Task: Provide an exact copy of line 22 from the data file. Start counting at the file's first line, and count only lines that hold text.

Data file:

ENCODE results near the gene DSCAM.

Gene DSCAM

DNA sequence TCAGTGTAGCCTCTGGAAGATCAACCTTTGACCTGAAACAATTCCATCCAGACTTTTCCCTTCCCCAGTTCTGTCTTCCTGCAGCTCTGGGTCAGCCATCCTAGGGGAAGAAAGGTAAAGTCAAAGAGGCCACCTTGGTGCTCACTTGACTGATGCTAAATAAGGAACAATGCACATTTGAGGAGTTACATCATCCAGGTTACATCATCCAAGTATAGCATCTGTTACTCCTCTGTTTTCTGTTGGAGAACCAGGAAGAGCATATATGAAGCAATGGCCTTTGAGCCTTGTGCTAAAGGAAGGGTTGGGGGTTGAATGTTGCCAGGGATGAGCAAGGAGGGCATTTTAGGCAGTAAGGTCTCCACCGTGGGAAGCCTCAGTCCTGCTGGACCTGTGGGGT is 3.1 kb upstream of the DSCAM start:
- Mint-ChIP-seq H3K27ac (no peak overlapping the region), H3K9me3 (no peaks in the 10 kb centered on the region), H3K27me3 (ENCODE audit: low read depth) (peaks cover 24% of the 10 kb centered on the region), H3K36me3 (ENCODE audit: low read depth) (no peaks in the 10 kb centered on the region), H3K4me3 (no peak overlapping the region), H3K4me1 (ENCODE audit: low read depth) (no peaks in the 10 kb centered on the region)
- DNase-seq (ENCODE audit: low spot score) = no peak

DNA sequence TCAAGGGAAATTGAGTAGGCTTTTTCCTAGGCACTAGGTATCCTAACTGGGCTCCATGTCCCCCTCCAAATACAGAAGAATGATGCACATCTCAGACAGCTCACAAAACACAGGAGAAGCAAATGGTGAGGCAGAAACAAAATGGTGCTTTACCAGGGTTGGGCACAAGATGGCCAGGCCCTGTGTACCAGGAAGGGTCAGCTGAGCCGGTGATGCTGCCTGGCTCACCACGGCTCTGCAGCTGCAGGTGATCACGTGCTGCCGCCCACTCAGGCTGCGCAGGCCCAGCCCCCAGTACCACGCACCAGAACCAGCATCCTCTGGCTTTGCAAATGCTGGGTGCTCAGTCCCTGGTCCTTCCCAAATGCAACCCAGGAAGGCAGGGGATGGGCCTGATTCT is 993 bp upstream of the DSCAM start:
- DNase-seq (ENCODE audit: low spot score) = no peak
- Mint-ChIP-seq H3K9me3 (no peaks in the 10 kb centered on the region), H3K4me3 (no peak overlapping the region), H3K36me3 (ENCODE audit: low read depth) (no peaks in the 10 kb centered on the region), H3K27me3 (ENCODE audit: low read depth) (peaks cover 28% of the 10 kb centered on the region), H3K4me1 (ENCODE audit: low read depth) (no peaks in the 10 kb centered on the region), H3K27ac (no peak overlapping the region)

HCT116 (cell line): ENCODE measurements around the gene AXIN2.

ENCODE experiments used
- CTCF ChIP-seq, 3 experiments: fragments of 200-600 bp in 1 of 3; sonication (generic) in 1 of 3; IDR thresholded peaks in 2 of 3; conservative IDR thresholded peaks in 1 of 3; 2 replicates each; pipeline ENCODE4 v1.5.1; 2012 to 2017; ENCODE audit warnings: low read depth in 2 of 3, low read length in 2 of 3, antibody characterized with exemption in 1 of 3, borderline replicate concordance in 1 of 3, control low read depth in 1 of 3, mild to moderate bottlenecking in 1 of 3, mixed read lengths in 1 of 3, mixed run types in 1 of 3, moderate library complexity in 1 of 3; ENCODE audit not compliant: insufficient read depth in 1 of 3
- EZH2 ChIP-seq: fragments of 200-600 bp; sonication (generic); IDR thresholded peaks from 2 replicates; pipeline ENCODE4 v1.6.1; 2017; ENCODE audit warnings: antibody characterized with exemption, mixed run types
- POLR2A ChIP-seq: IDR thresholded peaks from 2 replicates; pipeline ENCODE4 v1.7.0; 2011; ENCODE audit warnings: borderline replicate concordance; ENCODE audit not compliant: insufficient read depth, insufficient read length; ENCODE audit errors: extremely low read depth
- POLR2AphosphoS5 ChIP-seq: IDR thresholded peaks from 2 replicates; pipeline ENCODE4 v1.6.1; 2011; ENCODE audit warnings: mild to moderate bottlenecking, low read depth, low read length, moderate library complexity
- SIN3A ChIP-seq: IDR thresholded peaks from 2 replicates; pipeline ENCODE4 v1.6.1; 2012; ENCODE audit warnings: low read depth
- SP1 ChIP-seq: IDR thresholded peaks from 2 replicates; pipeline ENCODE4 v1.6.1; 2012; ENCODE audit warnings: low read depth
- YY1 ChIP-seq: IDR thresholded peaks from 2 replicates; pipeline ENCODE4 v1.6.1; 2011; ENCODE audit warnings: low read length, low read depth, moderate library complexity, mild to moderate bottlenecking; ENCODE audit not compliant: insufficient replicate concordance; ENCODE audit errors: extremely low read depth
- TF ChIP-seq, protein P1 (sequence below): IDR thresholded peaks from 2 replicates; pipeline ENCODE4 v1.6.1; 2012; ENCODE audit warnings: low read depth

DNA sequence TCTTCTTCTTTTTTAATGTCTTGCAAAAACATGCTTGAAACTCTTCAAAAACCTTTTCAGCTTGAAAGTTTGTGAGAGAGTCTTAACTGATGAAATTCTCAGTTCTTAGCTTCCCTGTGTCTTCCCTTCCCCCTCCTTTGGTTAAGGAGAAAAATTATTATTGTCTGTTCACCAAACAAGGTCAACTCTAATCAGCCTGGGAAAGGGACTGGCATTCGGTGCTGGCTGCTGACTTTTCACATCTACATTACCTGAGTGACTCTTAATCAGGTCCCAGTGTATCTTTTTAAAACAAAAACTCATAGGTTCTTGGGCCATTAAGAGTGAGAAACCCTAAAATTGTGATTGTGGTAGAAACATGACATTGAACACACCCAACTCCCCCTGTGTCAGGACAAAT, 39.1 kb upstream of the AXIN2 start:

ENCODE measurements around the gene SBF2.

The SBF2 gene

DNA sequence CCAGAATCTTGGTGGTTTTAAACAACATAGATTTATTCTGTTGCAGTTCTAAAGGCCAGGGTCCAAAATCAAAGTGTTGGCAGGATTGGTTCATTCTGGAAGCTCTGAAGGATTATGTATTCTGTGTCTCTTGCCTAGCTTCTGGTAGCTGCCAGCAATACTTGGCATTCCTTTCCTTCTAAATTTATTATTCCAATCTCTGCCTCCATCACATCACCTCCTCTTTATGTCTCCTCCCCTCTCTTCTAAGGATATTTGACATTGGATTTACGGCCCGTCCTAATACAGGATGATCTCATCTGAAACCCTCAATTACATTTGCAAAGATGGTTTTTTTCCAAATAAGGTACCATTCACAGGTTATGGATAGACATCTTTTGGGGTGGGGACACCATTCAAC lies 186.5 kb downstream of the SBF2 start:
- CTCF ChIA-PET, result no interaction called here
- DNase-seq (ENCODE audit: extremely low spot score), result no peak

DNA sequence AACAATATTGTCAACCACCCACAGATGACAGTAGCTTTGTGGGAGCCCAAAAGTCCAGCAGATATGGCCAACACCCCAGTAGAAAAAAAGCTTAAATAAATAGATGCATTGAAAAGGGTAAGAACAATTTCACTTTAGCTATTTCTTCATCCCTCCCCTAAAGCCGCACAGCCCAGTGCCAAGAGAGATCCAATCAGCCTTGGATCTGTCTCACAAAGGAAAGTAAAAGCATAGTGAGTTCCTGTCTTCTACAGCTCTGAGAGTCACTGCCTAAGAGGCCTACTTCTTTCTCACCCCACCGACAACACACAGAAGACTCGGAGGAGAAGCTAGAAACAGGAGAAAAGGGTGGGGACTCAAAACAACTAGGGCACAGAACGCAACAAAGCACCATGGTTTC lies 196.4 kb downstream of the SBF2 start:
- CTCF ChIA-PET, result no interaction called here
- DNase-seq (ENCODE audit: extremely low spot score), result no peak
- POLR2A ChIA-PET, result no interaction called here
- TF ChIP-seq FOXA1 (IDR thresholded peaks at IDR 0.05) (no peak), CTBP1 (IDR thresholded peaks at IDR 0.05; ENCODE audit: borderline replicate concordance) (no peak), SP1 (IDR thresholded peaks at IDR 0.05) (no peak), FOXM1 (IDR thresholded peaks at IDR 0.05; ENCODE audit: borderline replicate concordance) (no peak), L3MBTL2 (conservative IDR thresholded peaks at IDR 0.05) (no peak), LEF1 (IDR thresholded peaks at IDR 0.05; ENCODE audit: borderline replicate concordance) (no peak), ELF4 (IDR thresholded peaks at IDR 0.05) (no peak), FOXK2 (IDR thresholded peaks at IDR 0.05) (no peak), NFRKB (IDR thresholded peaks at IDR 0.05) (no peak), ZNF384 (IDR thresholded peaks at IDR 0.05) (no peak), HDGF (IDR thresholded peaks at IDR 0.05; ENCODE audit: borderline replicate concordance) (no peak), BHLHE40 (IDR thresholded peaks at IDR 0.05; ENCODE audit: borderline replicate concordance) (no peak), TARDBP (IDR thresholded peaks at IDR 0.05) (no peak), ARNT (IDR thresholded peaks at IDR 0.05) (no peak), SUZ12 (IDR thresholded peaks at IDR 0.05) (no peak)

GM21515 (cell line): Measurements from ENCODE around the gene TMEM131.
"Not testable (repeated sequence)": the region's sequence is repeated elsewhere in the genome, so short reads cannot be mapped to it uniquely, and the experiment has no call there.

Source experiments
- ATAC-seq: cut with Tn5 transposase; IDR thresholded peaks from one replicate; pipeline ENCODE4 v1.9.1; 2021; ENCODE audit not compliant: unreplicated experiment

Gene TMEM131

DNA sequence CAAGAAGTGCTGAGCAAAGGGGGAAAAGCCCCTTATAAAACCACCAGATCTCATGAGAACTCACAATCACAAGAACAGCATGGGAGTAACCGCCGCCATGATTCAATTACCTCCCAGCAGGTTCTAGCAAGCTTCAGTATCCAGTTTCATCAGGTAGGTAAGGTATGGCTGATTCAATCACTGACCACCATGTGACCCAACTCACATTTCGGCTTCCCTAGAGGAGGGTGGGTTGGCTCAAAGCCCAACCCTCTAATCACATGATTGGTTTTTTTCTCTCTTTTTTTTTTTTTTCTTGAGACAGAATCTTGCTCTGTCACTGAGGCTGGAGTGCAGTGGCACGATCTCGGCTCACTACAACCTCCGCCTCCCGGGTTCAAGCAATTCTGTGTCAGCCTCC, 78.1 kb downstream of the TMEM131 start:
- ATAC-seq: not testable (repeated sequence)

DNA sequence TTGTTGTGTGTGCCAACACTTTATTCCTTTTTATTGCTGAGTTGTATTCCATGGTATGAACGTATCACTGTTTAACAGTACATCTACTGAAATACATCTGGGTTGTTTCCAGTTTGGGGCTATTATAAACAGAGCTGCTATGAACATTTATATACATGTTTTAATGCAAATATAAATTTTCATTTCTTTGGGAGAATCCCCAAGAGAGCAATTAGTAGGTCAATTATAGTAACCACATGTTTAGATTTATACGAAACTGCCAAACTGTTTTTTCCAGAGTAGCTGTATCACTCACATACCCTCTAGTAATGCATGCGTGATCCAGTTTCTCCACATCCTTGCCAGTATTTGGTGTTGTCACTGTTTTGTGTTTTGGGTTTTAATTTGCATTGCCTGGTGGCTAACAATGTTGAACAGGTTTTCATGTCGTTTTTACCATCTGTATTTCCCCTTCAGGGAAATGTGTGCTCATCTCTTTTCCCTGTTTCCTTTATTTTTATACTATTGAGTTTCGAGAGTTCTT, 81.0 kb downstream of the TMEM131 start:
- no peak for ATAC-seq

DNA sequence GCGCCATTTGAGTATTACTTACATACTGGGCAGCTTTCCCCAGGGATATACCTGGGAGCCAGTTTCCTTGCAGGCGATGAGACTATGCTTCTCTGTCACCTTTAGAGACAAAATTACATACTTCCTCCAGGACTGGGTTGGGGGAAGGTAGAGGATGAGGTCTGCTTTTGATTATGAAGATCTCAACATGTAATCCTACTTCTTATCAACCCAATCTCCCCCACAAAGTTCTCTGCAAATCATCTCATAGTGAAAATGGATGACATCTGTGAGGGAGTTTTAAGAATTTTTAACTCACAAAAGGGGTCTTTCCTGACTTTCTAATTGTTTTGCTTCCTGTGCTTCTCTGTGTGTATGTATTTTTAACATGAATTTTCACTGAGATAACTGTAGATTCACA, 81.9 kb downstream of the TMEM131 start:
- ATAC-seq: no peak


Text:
DNA sequence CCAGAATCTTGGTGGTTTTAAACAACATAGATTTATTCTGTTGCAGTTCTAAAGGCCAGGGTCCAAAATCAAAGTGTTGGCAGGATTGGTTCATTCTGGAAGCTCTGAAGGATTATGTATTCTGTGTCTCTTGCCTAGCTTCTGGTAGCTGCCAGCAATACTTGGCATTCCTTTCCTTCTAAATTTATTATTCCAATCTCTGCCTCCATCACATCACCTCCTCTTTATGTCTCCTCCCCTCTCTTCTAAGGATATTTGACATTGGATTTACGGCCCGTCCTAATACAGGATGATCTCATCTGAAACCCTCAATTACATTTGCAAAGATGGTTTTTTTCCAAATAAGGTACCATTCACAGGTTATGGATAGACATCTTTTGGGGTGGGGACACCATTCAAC lies 186.5 kb downstream of the SBF2 start: